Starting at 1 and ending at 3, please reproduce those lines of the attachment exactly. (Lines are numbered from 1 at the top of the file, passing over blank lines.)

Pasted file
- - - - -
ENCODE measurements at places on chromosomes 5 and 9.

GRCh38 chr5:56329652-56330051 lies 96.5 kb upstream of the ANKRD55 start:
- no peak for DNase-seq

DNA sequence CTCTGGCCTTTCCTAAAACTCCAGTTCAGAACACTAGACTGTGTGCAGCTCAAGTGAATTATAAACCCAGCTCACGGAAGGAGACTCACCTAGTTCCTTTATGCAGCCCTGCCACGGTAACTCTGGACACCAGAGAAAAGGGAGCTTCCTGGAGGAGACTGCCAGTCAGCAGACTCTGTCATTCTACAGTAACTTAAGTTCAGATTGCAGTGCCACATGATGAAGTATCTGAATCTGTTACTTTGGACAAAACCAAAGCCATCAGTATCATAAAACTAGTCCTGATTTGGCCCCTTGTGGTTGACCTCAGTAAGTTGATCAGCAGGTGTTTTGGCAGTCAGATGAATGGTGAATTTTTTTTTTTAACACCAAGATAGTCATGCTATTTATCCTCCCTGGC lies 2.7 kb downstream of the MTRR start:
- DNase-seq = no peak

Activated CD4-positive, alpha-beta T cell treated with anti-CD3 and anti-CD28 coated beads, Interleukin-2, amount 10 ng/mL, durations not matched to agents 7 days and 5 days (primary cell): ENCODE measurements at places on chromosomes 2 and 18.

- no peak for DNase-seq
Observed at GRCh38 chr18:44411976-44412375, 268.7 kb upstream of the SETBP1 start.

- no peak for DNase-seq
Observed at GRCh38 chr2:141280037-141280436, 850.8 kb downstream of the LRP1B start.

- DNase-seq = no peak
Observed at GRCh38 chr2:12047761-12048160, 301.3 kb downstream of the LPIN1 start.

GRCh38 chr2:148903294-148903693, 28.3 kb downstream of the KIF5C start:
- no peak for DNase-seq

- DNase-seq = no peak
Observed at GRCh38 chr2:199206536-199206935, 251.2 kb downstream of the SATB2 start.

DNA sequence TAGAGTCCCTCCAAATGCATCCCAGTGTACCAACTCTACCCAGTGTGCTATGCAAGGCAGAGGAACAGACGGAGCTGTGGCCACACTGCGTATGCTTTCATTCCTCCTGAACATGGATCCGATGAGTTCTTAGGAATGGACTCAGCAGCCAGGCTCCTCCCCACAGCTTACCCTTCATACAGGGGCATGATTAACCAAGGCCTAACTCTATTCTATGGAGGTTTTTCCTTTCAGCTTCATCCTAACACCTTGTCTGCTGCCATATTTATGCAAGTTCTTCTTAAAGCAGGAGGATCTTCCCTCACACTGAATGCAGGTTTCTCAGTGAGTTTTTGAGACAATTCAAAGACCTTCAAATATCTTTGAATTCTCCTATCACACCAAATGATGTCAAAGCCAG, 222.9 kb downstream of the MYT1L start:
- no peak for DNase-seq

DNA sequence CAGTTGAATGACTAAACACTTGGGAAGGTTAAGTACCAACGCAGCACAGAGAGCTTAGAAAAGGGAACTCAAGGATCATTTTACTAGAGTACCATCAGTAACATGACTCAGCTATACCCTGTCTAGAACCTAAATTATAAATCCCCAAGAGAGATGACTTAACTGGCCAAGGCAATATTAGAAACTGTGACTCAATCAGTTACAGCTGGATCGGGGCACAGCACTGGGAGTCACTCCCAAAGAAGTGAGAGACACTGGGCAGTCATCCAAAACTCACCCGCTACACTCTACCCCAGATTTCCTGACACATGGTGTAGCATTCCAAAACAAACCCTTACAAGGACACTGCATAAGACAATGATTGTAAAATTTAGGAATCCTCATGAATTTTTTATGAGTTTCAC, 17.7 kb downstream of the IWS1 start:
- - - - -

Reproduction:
ENCODE measurements at places on chromosomes 5 and 9.

GRCh38 chr5:56329652-56330051 lies 96.5 kb upstream of the ANKRD55 start:
- no peak for DNase-seq